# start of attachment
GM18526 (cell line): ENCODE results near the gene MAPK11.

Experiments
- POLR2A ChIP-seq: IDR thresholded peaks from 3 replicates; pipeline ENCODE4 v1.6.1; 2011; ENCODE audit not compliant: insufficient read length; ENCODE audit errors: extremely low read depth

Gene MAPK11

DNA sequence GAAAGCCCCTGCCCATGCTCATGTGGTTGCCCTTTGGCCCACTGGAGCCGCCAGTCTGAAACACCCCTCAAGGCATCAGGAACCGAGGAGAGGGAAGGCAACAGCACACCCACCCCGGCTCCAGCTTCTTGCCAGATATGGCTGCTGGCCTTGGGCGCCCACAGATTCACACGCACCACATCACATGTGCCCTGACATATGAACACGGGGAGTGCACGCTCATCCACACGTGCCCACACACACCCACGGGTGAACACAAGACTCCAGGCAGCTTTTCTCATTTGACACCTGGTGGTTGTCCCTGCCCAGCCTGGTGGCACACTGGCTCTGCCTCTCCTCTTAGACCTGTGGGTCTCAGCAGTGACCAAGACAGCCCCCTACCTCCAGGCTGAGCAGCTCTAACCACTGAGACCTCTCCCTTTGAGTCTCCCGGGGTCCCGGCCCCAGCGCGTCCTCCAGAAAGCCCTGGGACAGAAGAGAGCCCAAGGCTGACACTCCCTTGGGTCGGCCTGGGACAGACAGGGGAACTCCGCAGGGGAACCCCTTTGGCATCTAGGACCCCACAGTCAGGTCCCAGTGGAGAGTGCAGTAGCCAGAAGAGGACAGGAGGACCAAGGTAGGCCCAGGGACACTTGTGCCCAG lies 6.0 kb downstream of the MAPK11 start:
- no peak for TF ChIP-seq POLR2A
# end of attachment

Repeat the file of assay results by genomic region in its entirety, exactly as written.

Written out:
GM18526 (cell line): ENCODE results near the gene MAPK11.

Experiments
- POLR2A ChIP-seq: IDR thresholded peaks from 3 replicates; pipeline ENCODE4 v1.6.1; 2011; ENCODE audit not compliant: insufficient read length; ENCODE audit errors: extremely low read depth

Gene MAPK11

DNA sequence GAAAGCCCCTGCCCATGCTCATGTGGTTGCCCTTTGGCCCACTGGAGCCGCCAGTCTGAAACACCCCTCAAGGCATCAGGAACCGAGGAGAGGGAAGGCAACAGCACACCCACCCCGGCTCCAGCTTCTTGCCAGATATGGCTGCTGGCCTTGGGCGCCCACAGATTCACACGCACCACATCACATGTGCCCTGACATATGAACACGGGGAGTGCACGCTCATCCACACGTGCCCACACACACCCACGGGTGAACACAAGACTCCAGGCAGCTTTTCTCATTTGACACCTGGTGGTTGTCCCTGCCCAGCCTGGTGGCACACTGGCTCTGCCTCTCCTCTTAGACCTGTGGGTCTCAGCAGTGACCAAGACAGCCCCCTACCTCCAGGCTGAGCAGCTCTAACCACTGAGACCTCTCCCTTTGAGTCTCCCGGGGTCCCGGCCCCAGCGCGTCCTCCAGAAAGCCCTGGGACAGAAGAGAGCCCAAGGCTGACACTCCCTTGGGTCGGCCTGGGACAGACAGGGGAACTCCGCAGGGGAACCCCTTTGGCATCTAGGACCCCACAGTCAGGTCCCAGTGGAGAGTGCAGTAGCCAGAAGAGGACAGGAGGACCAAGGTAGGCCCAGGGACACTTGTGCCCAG lies 6.0 kb downstream of the MAPK11 start:
- no peak for TF ChIP-seq POLR2A